Given the significance of DHNs in water stress response of grasses, we analyzed the members of the dehydrin gene family in the four Brachypodium model species and in 54 B. distachyon ecotypes showing different hydric requirements and drought tolerances using in silico analysis of genome annotations. Due to the lack of studies on dehydrin expression under water deprivation stress in Brachypodium we also performed DHN expression analysis in 32 B. distachyon ecotypes under different drought and watered conditions. The aims of our study were: (i) to identify and characterize the Brachypodium dehydrin genes (Bdhn) and the structure and biochemical properties of the encoded proteins, comparing them with those of the closely related cereal crops (HordeumOryzaSorghumTriticum-AegilopsZea), and to evaluate the presence of enriched sequence motifs that may have potential regulatory effects (ii) to analyze the syntenic distributions and origins of the Bdhn genes, identify gene duplication events, and test the functionality of paralogs, (iii) to investigate their expression profiles under control vs. dry conditions and compare them to those of closely related cereals, and (iv) to correlate the dehydrin gene expressions with the phenotypic and environmental traits of the plants and test their potential phylogenetic signal.

2. Dehydrin Genes of Brachypodium Species and Outgroup Grasses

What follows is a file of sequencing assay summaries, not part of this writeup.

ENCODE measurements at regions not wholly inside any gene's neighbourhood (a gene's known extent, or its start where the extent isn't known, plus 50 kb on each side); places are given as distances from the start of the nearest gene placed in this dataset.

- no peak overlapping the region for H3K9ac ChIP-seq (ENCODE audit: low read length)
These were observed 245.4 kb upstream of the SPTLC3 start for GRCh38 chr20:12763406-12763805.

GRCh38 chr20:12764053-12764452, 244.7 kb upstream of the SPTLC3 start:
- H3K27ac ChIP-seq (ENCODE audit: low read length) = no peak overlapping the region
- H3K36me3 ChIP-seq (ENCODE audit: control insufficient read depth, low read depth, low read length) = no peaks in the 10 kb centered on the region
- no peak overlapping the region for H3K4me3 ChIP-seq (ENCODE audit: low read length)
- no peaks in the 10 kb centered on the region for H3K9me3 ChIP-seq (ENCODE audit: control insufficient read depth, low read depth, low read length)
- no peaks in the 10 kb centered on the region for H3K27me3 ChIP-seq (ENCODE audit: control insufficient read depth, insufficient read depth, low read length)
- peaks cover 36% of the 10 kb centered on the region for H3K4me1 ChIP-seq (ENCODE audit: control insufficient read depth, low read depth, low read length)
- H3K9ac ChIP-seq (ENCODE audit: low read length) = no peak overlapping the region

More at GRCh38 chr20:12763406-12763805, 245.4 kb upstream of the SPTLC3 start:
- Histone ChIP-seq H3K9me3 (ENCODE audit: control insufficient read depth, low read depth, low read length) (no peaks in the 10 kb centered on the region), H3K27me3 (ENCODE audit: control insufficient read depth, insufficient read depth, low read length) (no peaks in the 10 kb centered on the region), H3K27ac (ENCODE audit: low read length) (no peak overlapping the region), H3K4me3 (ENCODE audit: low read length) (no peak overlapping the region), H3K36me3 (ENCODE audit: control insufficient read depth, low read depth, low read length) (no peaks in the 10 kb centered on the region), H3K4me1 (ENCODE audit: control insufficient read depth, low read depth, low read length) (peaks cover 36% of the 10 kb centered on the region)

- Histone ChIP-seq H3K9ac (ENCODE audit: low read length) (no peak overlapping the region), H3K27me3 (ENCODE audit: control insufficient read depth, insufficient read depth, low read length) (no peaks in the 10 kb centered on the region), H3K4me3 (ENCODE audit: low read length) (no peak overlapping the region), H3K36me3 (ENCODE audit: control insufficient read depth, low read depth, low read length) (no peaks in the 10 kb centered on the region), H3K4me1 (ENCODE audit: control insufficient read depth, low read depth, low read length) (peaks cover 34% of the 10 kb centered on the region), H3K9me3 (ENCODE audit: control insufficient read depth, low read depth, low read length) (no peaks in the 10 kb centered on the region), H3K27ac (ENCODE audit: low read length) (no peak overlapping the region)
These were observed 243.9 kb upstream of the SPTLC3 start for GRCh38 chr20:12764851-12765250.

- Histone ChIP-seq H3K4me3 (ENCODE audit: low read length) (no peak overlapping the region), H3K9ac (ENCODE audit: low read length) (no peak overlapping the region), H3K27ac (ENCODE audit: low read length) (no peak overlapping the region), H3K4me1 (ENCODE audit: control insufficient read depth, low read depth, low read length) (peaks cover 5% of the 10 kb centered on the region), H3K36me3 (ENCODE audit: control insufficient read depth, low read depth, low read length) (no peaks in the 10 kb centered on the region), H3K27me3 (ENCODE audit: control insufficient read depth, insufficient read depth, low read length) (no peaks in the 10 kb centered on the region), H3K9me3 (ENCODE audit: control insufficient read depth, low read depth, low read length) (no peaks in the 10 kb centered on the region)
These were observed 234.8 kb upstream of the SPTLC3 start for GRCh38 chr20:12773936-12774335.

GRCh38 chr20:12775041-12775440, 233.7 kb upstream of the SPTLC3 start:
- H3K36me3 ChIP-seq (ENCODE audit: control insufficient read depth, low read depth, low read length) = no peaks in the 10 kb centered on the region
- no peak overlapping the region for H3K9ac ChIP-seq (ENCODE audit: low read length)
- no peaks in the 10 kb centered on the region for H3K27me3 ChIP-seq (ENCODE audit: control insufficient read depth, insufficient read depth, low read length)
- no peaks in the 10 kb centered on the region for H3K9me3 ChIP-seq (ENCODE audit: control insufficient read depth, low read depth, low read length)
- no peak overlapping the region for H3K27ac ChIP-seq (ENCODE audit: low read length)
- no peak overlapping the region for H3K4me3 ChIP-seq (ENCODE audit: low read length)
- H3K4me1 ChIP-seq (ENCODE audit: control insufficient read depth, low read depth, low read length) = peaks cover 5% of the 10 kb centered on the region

Genome searches in Phytozome and Ensembl Plants retrieved 47 dehydrin gene sequences collected from the reference genomes of the four sequenced Brachypodium species [B. distachyon Bd21 2n = 2x = 10, x = 5 (10); B. sylvaticum Ain-1 2n = 2x = 18, x = 9 (10); B. stacei ABR114 2n = 2x = 20, x = 10 (9); B. hybridum ABR113 2n = 4x = 30, x = 5 + 10 (18; 9 from its B. distachyon-type D subgenome and 9 from its B. stacei-type S subgenome)] (Table 1Figure 1b). A total of 54 orthologous DHN sequences were retrieved from the reference genomes of six outgroup grass species [Aegilops tauschii 2n = 2x = 14, x = 7 (9); Hordeum vulgare 2n = 2x = 14, x = 7 (8); Zea mays 2n = 2x = 20, x = 10 (7); Oryza sativa 2n = 2x = 24, x = 12 (6); Sorghum bicolor 2n = 2x = 20, x = 10 (5); Triticum aestivum 2n = 6x = 42, x = 7 (19); Supplementary Table S1]. A new nomenclature was created for the Brachypodium dehydrin genes (Bdhn1 to Bdhn10; Table 1Figure 1b,c). In several instances we used the same numbers as those of the orthologous Hordeum vulgare DHN genes (Bdhn 6-7, and Bdhn 9-10) (ENA database: AF043086, AF043092; AF043086 and Genbank database: AY681974) and the orthologous Oryza sativa DHN genes (Bdhn1-2 and Bdhn8) (RAP database: Os02g0669100, Os11g0454300). Bdhn3 was numbered according to prior annotation in Brachypodium (GeneBank: XM_010229280), whereas the remaining Bdhn genes were numbered consecutively as Bdhn4 and Bdhn5. The Bdhn genes were also classified according to Panther protein gene families (PTH33346 and PTH34941) and subfamilies (ERD14, XERO1, SF14, SF19, SF23, HIRD11; Table 1). All Bdhn10 genes found in the studied species of Brachypodium lacked the K-segment (Figure 1c). However, those dehydrins showed an extraordinary sequence identity with typical DHNs, including those with a modified K-segment, like DHN-13 from H. vulgare [36]. The absence of the K-segment has been also reported in one dehydrin of pine species [11] and four dehydrins of rice species (OnDHN6, OrDHN7, OlDHN3, OlDHN6; [9]). These Brachypodium Bdhn10 dehydrins, with architecture K*(NLS)S, belong to HIRD11 proteins and show orthology with DHN genes from H. vulgareO. sativaS. bicolor, and Z. mays (Supplementary Table S1).